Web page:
Le sondage du NouvelObs Ifop-France-Soir publié vendredi 22 juillet: Un cas classique de mauvaise méthodologie
NouvelObs Ifop-France-Soir poll: Lack of accuracy and rigor due to bad methodology
By: La Septieme Wilaya
I was reading the NouvelObs this morning and an article handicapping the French presidential race caught my eye. It was a poll conducted and published by Ifop-France-Soir (published Friday July 22nd). It was not so much the results of the poll that triggered my curiosity or the absence of sampling error (you have to go to the Ifop website and download the entire poll to find the sampling error), but the methodology; it was an online poll done according to the quota sampling methodology. When I read this–i.e., quota sampling and online polling–I am usually very suspicious of the results.
So what is the problem with quota sampling or as it is more accurately known non-probability quota sampling? (Henceforth, I am going to refer to non-probability quota sampling or quota sampling as non-probability sampling). Well, before we focus on the problems of non-probability sampling, we first need to understand what it is. Unlike probability sampling, non-probability sampling is not based on random sampling. With random sampling, each member of the population has the same probability at being included in a given sample. So, non-probability sampling is not based or cannot depend upon the rationale of probability theory. If the probability that each member of the population could be selected in the sample is not the same, therefore a sample derived by non-probability sampling technique may or may not be representative of the entire population. With this in mind, the accuracy and rigorousness of the study (in this case the Ifop-France-Soir poll) based on non-probability sampling is at best shaky or at worse total nonsense.
The built-in assumption in non-probability sampling is that the assembled sample has the same proportions and the same characteristics and traits as the entire population. Though this is feasible, it is extremely hard to make sure that our sample of individuals gathered to be asked a certain set of questions about a certain number of candidates has truly all the proportions and characteristics of the entire population without random sampling. This is by no means saying that non-probability sampling can never be used. There are instances, of course, where non-probability sampling is preferable (and we leave that conversation aside for another day), but certainly not in the case of assessing the opinion of the public in an election year.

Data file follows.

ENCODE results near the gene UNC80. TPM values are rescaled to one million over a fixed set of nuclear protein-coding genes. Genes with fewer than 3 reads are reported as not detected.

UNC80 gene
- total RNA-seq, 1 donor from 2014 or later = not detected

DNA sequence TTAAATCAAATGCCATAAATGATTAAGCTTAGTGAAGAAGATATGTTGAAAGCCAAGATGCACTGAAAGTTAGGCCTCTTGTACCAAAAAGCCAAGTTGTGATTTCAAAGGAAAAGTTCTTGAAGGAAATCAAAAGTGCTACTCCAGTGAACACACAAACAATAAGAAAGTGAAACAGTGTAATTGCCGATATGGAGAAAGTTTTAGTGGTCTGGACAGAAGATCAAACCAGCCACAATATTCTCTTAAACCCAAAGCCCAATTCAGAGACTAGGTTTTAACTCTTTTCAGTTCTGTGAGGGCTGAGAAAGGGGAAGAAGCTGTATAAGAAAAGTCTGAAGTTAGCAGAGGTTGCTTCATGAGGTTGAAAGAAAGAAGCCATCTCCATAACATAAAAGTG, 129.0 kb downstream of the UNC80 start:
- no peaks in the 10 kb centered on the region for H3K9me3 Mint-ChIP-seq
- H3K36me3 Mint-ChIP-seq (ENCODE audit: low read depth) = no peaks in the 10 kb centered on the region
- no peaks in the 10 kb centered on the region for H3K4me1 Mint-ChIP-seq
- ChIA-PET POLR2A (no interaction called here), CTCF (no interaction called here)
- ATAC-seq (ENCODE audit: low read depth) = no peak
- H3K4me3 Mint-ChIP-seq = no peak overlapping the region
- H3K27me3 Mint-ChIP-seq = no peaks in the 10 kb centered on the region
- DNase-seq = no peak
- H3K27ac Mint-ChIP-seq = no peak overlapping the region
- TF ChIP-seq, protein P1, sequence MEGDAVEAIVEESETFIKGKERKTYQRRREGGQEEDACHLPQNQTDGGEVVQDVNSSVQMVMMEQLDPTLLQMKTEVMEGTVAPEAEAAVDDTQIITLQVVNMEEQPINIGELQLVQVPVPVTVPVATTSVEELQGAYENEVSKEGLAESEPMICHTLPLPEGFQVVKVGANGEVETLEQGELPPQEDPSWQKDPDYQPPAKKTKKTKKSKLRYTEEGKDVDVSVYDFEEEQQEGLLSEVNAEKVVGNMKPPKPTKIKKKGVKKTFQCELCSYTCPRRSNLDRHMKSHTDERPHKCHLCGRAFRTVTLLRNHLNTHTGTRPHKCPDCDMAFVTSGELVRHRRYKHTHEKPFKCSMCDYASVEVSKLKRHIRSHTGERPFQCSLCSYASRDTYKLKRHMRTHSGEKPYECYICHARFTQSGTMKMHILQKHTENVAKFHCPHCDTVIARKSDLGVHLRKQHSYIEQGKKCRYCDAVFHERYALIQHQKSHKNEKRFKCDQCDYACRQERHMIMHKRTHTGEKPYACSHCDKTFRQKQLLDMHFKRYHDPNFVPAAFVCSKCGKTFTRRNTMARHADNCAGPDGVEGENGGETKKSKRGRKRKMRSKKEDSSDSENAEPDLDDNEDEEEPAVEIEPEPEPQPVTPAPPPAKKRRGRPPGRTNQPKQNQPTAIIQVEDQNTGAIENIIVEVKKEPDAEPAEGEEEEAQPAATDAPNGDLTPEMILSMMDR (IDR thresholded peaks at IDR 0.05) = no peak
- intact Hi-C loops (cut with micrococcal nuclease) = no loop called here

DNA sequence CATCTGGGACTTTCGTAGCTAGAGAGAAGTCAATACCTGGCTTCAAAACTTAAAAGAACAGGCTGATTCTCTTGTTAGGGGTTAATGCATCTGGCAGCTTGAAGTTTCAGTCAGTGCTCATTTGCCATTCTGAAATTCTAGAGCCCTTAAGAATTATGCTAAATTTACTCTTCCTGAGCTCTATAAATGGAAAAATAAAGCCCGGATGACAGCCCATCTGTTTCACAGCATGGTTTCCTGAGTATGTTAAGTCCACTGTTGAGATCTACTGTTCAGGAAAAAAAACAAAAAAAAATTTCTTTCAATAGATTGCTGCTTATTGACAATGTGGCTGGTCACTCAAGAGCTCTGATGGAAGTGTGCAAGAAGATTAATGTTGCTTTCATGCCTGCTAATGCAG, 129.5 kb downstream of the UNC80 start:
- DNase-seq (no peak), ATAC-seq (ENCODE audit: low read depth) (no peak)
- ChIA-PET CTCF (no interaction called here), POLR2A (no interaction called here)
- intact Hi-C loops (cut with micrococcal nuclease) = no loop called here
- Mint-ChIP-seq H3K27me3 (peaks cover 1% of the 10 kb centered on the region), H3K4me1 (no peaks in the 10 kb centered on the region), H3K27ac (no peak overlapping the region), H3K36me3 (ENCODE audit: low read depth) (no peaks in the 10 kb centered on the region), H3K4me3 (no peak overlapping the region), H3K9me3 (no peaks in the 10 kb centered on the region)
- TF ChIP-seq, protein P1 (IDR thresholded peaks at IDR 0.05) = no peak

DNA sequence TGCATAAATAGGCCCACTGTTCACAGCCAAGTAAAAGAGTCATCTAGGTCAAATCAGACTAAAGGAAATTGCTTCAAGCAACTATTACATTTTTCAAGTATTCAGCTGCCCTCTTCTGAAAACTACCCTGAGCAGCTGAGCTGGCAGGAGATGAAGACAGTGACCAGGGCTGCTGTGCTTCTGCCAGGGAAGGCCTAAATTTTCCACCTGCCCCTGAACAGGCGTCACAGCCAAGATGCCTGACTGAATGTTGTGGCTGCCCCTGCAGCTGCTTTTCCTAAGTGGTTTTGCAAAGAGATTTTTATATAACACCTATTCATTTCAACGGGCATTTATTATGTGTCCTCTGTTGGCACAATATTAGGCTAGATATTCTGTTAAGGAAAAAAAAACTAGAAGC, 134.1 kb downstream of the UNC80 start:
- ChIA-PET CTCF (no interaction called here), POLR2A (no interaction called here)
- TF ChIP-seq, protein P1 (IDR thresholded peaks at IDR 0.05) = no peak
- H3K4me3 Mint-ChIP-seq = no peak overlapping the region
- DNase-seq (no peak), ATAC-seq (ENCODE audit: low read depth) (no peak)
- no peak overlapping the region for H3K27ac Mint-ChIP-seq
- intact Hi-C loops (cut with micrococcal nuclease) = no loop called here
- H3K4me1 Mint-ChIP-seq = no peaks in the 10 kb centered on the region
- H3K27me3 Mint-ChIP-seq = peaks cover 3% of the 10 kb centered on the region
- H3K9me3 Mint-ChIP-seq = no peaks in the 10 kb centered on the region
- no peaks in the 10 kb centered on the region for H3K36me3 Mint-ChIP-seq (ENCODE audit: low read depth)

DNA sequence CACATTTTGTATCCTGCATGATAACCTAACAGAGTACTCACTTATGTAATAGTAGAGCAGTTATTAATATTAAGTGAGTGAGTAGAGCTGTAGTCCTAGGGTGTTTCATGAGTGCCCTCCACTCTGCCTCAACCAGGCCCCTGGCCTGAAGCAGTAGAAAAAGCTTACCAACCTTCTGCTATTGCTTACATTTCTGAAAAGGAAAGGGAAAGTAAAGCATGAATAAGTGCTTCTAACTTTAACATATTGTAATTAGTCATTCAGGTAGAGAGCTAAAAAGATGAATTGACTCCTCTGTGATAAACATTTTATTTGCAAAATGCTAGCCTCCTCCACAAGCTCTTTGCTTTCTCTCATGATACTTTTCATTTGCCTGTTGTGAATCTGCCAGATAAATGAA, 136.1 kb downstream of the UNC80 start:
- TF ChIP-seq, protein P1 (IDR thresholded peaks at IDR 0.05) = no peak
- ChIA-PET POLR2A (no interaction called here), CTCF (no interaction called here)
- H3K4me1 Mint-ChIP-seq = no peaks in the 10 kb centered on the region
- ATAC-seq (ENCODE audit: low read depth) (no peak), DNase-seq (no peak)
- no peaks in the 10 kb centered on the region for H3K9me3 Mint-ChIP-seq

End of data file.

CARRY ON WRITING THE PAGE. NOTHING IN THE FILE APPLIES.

To understand why non-probability sampling lacks accuracy, we need to understand how it is usually done? First, the pollster divides the population into exclusive subgroups. Second, the pollster must identify the proportions of these subgroups. Then s/he selects a set of individuals from the various subgroups while taking into consideration the proportions mentioned in the previous step. The final step is to make sure that the sample is representative of the entire population. Not to bore the reader with statistical mambo-jumbo, a set of standard controls is used to ensure that the proportions of the subgroups and the individuals selected are representative of the entire population. In most cases, three controls are used generally: sex or gender, age, and social status. Each control is usually divided into sub-categories like age brackets or income levels. However, it is up to the interviewers or the pollster to determine which individual belongs to which subgroup. So, there is a wide room for interpretation here; and who says room for interpretation says measurement error and systemic bias as well. And we go from having a representative sample to having a skewed and biased one.
Although non-probability sampling might have the appearance of a sampling technique that is representative of the population, well it is not, especially in public opinion surveys. We need always to remember that only the selected characteristics of the population are taken into consideration in forming the subgroups. What does that mean? It means that the characteristics forming our subgroups are most likely overrepresented in relation to the entire population. If, as is the case of the Ifop-France-Soir poll, we are only selecting our subgroups on gender, age, and professional status, there are plenty of other socioeconomic characteristics that we are not controlling for in our sample. By not controlling for these characteristics, our sample has most likely a skewed representation of the characteristics chosen—i.e., overrepresentation of the characteristics chosen and under or overrepresentation of the characteristics not chosen (since we really don’t know). Briefly stated, we really do not know that the sample we have is truly representative of the entire population, therefore the numbers derived from such a sample are statistically meaningless. Add to serious problem, internet polling where subjects self-select themselves to answer a set of question, and you have a poll that lacks scientific basis. Briefly stated, a poll that cannot be trusted.
In sum, serious polling or serious public opinion researchers tend to prefer probabilistic or random sampling methodologies over non-probabilistic quota sampling ones because we simply consider random sampling to be more accurate and rigorous. It is backed by probability theories and years of scientific research.